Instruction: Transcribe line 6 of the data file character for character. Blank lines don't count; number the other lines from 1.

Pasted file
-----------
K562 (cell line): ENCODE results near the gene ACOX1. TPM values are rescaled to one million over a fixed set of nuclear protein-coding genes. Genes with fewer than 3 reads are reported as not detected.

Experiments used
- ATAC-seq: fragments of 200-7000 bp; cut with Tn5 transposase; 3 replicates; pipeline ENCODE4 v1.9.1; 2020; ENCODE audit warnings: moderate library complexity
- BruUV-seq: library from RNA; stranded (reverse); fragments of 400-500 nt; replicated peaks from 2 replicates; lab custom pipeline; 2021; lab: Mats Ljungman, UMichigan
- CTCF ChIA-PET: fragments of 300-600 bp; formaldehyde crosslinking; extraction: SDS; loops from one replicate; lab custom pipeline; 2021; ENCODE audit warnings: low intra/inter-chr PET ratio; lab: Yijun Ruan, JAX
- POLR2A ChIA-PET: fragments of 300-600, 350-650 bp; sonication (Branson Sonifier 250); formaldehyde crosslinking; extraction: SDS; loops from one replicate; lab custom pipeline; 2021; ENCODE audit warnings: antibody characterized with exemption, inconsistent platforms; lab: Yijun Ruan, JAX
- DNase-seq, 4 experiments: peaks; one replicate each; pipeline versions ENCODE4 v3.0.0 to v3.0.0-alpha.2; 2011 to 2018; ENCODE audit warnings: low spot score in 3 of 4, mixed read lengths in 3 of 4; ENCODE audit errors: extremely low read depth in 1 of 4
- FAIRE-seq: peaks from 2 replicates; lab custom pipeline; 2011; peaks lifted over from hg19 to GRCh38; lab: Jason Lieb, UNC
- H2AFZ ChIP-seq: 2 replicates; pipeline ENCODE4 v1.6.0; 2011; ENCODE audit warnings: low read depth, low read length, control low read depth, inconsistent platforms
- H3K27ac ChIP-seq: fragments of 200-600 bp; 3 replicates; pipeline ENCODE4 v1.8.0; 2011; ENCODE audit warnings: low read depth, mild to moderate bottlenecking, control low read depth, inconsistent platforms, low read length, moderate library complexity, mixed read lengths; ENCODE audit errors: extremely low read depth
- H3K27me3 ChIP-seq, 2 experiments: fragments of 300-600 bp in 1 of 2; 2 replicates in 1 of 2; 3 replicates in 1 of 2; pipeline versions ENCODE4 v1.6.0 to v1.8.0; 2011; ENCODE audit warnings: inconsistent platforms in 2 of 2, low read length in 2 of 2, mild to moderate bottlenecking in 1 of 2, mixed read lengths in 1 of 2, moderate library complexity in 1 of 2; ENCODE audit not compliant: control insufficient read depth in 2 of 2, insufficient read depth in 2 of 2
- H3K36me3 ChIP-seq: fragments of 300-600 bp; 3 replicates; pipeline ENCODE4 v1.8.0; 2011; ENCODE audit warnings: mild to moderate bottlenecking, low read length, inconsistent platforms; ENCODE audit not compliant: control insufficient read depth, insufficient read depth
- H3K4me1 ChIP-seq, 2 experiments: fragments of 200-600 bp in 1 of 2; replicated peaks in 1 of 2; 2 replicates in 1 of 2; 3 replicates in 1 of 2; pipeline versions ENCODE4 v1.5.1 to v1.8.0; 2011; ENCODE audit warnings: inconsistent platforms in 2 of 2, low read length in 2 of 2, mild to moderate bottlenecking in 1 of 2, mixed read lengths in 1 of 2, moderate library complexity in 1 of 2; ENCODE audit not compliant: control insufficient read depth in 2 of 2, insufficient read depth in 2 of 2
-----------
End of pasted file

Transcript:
- POLR2A ChIA-PET: fragments of 300-600, 350-650 bp; sonication (Branson Sonifier 250); formaldehyde crosslinking; extraction: SDS; loops from one replicate; lab custom pipeline; 2021; ENCODE audit warnings: antibody characterized with exemption, inconsistent platforms; lab: Yijun Ruan, JAX